Monday, 26 January 2015

Greek Orthodox Church, Dublin

The occasional tourist might ask you for directions "to the church on Arbour Hill". They're probably looking for the Church of the Sacred Heart, with its burial ground and monument to the 1916 rebel leaders.

But there's another church on the hill in Stoneybatter: the Greek Orthodox Church.

It can be easy to miss, because at first glance it doesn't look like a traditional church. The outside is a pretty Victorian building in glowing redbrick. Its architect, George Smith, also built St Paul's National School in North King Street. Some say he lived around the corner in Manor Street.

(Long before the building on the corner of Arbour Hill became a church it began life as a kindergarten school in 1890. For a time it was a sewing factory - there were still a good few of them around the city centre back in the 1970s - and briefly a print works, and I've a vague memory that it may even have been an artist's studio in the late 1980s though I could be wrong.)

The building was bought by the congregation in 1993 for £80,550, and was consecrated 12 months later after extensive renovations.

The interior was totally reconstructed, and is based on a 14th-century Byzantine basilica (it's very beautiful, and apologies that I've no photos of the inside). A massive fireplace had to be removed, the roof mended and iron gates put up at the main entrance. Other works included two large iron crosses and three flagpoles (which often fly the blue-and-white Greek flag).

Even then it wasn't finished. By 2003 after a series of leaks the walls had lost huge chunks of plaster, the old factory floor had become unsteady, the place needed insulation and rewiring. The entire slate roof was replaced, and a dome added - it also provides much needed ventilation for the candle smoke, which had blackened the ceilings.

In 2006 the pretty little courtyard between the church and the Hellenic School building was renovated too, in another one of those all-hands-on-deck projects involving the parishioners.

Fr Tom Carroll has been the local priest since 2003. He's an extremely affable chap who had what you might call an unusual route into his vocation.

He was serving in the Irish Army in (if my memory serves me right) Cyprus when he found himself in the peace and quiet of a Greek Orthodox Church one day. The rest, as they say, is history, and he became the first Irish person from the Republic to be ordained in the Orthodox Church.

For the past two years he and his parishioners have been giving guided tours of the building during the annual Open House Dublin festival. These visits are very informative, entertaining, free, and highly recommended.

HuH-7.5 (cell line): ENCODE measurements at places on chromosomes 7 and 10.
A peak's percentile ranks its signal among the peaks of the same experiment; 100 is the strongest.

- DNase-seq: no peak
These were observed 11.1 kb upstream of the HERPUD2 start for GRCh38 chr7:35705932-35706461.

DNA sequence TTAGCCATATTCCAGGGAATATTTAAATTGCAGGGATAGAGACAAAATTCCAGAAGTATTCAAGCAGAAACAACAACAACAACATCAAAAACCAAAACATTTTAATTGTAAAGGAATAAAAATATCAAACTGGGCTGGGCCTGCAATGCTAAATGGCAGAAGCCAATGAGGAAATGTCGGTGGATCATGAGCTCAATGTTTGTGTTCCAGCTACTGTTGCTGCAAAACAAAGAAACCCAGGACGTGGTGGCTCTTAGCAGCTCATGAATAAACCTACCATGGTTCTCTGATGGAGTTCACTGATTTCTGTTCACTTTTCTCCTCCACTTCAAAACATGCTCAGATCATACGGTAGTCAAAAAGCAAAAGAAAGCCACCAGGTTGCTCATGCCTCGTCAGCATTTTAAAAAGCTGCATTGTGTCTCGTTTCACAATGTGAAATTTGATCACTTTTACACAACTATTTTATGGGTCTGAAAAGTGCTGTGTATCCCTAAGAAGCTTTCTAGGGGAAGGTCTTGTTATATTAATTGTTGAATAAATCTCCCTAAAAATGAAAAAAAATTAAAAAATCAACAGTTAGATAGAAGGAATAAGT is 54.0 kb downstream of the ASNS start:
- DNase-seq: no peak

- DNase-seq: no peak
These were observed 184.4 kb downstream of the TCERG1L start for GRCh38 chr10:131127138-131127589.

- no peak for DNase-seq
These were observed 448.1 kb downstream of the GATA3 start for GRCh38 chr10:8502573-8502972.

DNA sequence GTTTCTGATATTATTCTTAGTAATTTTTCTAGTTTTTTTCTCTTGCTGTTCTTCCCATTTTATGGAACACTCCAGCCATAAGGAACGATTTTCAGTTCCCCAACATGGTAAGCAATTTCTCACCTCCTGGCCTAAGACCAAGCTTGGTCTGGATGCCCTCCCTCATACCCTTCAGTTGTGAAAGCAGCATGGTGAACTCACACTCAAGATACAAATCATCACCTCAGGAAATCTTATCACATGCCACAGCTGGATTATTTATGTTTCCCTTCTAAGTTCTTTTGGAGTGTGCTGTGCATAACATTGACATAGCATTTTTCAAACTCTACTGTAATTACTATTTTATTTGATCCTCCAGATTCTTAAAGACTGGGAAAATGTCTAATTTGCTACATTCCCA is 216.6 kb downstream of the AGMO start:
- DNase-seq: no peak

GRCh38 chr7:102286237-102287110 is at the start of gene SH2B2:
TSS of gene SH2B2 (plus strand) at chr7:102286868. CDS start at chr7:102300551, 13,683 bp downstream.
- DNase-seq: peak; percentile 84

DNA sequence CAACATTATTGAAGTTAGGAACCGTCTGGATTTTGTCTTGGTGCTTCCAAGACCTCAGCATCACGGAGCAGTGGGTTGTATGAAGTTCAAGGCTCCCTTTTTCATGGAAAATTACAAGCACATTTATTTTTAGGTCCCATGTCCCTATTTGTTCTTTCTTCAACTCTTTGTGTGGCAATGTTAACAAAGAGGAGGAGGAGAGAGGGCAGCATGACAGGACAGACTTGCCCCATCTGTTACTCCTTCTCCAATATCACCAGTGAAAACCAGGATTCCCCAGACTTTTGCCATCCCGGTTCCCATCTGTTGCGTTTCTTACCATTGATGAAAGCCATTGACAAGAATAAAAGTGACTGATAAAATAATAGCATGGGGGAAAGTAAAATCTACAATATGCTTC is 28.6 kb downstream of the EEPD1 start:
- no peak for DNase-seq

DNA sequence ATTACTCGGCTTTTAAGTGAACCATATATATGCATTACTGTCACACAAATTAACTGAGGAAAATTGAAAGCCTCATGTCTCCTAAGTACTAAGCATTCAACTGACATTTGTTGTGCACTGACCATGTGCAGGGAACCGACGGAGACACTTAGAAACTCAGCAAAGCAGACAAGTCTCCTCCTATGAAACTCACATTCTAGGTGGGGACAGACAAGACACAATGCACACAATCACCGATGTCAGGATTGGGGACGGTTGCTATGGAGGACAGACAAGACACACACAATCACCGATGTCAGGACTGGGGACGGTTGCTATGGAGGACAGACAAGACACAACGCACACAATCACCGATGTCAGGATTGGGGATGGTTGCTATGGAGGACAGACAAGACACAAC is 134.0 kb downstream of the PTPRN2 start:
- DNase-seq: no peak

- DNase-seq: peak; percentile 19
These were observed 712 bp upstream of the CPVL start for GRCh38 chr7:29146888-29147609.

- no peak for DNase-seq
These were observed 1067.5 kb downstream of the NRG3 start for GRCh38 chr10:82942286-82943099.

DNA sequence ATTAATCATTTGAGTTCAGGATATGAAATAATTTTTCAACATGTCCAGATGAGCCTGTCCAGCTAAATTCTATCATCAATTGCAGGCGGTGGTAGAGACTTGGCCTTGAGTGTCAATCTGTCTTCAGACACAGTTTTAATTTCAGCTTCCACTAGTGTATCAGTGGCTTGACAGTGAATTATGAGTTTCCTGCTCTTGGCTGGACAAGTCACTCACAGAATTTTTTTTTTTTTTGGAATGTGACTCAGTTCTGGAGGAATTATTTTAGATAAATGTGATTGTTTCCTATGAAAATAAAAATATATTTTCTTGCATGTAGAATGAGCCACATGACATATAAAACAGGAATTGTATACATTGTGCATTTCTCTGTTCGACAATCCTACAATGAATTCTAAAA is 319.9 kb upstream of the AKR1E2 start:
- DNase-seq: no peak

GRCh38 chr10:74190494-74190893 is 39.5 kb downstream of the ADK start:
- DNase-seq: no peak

Besides the architecture, check out the gold on the religious icons. Yes, real gold. A taster is the gold leaf in the external mosaic in a closed up window.

Religious changes since the 1990s

The little church on Arbour Hill is a reminder that Ireland has undergone huge demographic changes over the past two decades.

For a time from 1999 the Russian Orthodox Church also held its services in the building. This was around the start of the Celtic Tiger boom; growing numbers of people were coming to Ireland from eastern Europe. The Russian church moved out of Arbour Hill in 2001 after it got its own place in Harold's Cross.

By the April 2011 Census of Population there were 45,223 Orthodox Christians living in Ireland - more than four times the number recorded in 2002. Other trends are also reflected in the Census figures (PDF file). Not a perfect record, but at least a start:
  • Roman Catholicism continues to be the dominant religion in the State, at least according to the Census returns. Of the 3.8 million Catholics in Ireland in 2011, 92% were Irish; of the other 8%, Poles were the biggest group with 110,410 people, followed by the UK with 49,761
  • There were 129,039 members of the Church of Ireland in April 2011, an increase of 6.4% on 2006
  • Those declaring themselves to have no religion, atheists and agnostics increased more than four-fold between 1991 and 2011 to 277,237 people.
  • There were 49,204 Muslims in 2011 - or 1.1% of the total population, compared with just 0.1% in 1991
  • Apostolic and Pentecostal members in Ireland numbered 8,116 in 2006 and 14,043 in 2011, of whom over 60% had African ethnicity
  • There were 10,688 Hindus in Ireland in 2011, a tenfold increase since 1991
Tucked away in the same report: there were 64,798 divorced Catholics in Ireland in 2011. Strangely enough, while 37,330 were females only 27,468 were males. Go figure.

The Greek Orthodox Church of the Annunciation
46 Arbour Hill
Dublin 7